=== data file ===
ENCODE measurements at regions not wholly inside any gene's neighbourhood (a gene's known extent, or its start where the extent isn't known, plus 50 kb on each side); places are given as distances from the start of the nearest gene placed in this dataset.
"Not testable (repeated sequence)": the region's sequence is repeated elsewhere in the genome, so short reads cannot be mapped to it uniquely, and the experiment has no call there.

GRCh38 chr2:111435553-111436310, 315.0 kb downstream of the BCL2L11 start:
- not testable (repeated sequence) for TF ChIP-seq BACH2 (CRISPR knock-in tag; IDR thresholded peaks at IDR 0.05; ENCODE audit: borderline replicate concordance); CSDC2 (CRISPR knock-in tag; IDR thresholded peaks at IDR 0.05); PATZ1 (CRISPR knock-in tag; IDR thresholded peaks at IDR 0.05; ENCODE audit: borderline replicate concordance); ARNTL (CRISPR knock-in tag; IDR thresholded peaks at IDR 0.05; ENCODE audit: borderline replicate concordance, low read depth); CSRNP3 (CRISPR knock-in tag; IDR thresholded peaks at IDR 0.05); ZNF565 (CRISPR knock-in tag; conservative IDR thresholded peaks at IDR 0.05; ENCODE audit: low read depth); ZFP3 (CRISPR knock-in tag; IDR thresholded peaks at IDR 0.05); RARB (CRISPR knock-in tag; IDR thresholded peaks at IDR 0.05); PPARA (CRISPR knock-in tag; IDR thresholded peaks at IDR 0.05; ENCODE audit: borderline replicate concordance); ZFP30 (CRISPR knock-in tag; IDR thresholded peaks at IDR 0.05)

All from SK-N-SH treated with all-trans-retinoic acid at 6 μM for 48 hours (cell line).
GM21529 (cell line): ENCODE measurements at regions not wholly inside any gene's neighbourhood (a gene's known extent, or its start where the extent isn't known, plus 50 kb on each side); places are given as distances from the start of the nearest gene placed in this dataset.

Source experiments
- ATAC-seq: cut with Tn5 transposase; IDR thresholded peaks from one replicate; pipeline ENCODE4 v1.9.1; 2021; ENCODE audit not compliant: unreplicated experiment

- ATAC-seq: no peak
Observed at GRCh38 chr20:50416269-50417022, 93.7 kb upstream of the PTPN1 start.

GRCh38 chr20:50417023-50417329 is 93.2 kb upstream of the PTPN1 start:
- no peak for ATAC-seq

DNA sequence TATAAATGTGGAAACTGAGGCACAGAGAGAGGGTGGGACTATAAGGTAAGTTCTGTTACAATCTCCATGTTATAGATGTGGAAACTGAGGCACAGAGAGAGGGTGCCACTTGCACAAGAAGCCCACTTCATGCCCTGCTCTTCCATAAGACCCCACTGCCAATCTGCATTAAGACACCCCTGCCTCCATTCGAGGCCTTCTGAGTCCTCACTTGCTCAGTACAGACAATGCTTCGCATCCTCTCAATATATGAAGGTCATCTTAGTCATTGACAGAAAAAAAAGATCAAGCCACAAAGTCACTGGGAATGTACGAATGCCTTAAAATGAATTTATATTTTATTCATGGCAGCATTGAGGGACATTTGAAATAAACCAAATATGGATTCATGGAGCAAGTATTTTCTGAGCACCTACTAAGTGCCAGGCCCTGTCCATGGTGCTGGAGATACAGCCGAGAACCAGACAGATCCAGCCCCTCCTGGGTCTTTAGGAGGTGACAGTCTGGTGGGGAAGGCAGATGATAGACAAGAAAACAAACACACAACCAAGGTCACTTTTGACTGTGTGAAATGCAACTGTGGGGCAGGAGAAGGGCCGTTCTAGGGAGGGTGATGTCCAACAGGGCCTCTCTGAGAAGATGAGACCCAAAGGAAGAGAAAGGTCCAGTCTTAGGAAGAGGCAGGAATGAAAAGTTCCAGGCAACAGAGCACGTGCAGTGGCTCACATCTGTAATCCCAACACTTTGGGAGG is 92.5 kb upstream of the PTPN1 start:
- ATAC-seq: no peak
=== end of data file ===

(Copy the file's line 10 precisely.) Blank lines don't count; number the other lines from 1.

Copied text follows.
Observed at GRCh38 chr20:50416269-50417022, 93.7 kb upstream of the PTPN1 start.